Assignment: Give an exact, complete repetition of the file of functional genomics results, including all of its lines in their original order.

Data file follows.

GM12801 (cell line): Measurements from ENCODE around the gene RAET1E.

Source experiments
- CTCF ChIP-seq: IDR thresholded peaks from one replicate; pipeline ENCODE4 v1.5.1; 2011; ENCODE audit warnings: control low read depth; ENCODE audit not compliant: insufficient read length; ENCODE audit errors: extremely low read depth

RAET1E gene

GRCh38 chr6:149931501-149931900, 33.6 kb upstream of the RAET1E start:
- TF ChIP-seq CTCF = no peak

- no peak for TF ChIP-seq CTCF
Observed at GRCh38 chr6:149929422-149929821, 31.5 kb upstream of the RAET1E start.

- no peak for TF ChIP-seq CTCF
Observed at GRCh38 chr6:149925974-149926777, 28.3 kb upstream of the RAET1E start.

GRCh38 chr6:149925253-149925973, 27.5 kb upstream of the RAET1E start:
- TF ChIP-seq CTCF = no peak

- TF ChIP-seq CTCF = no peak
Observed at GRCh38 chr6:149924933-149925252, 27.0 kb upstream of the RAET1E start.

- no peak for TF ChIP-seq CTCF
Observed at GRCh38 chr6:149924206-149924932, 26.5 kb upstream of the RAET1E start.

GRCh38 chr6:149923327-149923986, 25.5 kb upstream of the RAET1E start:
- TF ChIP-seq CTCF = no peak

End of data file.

GM12801 (cell line): Measurements from ENCODE around the gene RAET1E.

Source experiments
- CTCF ChIP-seq: IDR thresholded peaks from one replicate; pipeline ENCODE4 v1.5.1; 2011; ENCODE audit warnings: control low read depth; ENCODE audit not compliant: insufficient read length; ENCODE audit errors: extremely low read depth

RAET1E gene

GRCh38 chr6:149931501-149931900, 33.6 kb upstream of the RAET1E start:
- TF ChIP-seq CTCF = no peak

- no peak for TF ChIP-seq CTCF
Observed at GRCh38 chr6:149929422-149929821, 31.5 kb upstream of the RAET1E start.

- no peak for TF ChIP-seq CTCF
Observed at GRCh38 chr6:149925974-149926777, 28.3 kb upstream of the RAET1E start.

GRCh38 chr6:149925253-149925973, 27.5 kb upstream of the RAET1E start:
- TF ChIP-seq CTCF = no peak

- TF ChIP-seq CTCF = no peak
Observed at GRCh38 chr6:149924933-149925252, 27.0 kb upstream of the RAET1E start.

- no peak for TF ChIP-seq CTCF
Observed at GRCh38 chr6:149924206-149924932, 26.5 kb upstream of the RAET1E start.

GRCh38 chr6:149923327-149923986, 25.5 kb upstream of the RAET1E start:
- TF ChIP-seq CTCF = no peak